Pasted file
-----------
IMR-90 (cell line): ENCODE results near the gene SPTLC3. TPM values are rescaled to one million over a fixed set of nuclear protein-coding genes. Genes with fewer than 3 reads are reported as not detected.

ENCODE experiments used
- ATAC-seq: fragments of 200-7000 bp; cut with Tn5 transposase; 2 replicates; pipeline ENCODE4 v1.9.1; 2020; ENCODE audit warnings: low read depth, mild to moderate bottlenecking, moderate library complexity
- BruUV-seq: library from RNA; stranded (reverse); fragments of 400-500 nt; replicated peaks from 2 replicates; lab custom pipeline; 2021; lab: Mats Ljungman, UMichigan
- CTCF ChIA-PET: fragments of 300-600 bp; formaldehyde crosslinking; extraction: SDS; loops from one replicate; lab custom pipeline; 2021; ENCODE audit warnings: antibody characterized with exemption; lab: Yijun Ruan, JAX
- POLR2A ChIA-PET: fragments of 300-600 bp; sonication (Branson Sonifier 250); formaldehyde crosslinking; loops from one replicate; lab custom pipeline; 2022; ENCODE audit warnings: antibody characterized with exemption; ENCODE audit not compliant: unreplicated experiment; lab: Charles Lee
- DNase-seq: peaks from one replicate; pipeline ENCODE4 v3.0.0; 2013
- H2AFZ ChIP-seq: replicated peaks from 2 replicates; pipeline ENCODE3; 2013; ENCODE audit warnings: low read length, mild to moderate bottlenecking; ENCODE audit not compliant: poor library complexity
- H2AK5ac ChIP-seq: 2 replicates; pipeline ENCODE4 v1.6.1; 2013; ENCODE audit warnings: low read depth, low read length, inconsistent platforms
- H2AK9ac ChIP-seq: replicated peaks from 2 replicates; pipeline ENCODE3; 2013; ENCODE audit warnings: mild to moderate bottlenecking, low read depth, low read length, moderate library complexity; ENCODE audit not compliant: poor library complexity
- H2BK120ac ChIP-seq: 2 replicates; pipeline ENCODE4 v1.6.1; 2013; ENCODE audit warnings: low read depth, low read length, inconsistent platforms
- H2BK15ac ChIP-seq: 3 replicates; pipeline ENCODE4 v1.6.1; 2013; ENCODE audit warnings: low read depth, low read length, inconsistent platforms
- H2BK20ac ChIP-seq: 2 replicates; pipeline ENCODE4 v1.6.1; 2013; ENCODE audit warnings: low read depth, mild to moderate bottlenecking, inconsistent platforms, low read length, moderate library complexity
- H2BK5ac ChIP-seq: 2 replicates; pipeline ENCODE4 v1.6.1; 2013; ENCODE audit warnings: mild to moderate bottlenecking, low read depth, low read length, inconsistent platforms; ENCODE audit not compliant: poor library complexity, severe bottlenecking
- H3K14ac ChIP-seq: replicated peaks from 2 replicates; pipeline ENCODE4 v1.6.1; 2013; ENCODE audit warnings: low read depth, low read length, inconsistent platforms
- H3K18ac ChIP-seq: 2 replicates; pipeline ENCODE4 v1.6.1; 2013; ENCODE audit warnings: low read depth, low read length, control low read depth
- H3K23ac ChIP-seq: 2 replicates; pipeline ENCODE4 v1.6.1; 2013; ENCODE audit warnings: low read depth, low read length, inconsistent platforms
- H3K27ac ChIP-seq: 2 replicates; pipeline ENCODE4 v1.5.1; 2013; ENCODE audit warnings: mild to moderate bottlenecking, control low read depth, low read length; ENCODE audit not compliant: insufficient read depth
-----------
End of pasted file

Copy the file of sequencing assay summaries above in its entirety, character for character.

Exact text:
IMR-90 (cell line): ENCODE results near the gene SPTLC3. TPM values are rescaled to one million over a fixed set of nuclear protein-coding genes. Genes with fewer than 3 reads are reported as not detected.

ENCODE experiments used
- ATAC-seq: fragments of 200-7000 bp; cut with Tn5 transposase; 2 replicates; pipeline ENCODE4 v1.9.1; 2020; ENCODE audit warnings: low read depth, mild to moderate bottlenecking, moderate library complexity
- BruUV-seq: library from RNA; stranded (reverse); fragments of 400-500 nt; replicated peaks from 2 replicates; lab custom pipeline; 2021; lab: Mats Ljungman, UMichigan
- CTCF ChIA-PET: fragments of 300-600 bp; formaldehyde crosslinking; extraction: SDS; loops from one replicate; lab custom pipeline; 2021; ENCODE audit warnings: antibody characterized with exemption; lab: Yijun Ruan, JAX
- POLR2A ChIA-PET: fragments of 300-600 bp; sonication (Branson Sonifier 250); formaldehyde crosslinking; loops from one replicate; lab custom pipeline; 2022; ENCODE audit warnings: antibody characterized with exemption; ENCODE audit not compliant: unreplicated experiment; lab: Charles Lee
- DNase-seq: peaks from one replicate; pipeline ENCODE4 v3.0.0; 2013
- H2AFZ ChIP-seq: replicated peaks from 2 replicates; pipeline ENCODE3; 2013; ENCODE audit warnings: low read length, mild to moderate bottlenecking; ENCODE audit not compliant: poor library complexity
- H2AK5ac ChIP-seq: 2 replicates; pipeline ENCODE4 v1.6.1; 2013; ENCODE audit warnings: low read depth, low read length, inconsistent platforms
- H2AK9ac ChIP-seq: replicated peaks from 2 replicates; pipeline ENCODE3; 2013; ENCODE audit warnings: mild to moderate bottlenecking, low read depth, low read length, moderate library complexity; ENCODE audit not compliant: poor library complexity
- H2BK120ac ChIP-seq: 2 replicates; pipeline ENCODE4 v1.6.1; 2013; ENCODE audit warnings: low read depth, low read length, inconsistent platforms
- H2BK15ac ChIP-seq: 3 replicates; pipeline ENCODE4 v1.6.1; 2013; ENCODE audit warnings: low read depth, low read length, inconsistent platforms
- H2BK20ac ChIP-seq: 2 replicates; pipeline ENCODE4 v1.6.1; 2013; ENCODE audit warnings: low read depth, mild to moderate bottlenecking, inconsistent platforms, low read length, moderate library complexity
- H2BK5ac ChIP-seq: 2 replicates; pipeline ENCODE4 v1.6.1; 2013; ENCODE audit warnings: mild to moderate bottlenecking, low read depth, low read length, inconsistent platforms; ENCODE audit not compliant: poor library complexity, severe bottlenecking
- H3K14ac ChIP-seq: replicated peaks from 2 replicates; pipeline ENCODE4 v1.6.1; 2013; ENCODE audit warnings: low read depth, low read length, inconsistent platforms
- H3K18ac ChIP-seq: 2 replicates; pipeline ENCODE4 v1.6.1; 2013; ENCODE audit warnings: low read depth, low read length, control low read depth
- H3K23ac ChIP-seq: 2 replicates; pipeline ENCODE4 v1.6.1; 2013; ENCODE audit warnings: low read depth, low read length, inconsistent platforms
- H3K27ac ChIP-seq: 2 replicates; pipeline ENCODE4 v1.5.1; 2013; ENCODE audit warnings: mild to moderate bottlenecking, control low read depth, low read length; ENCODE audit not compliant: insufficient read depth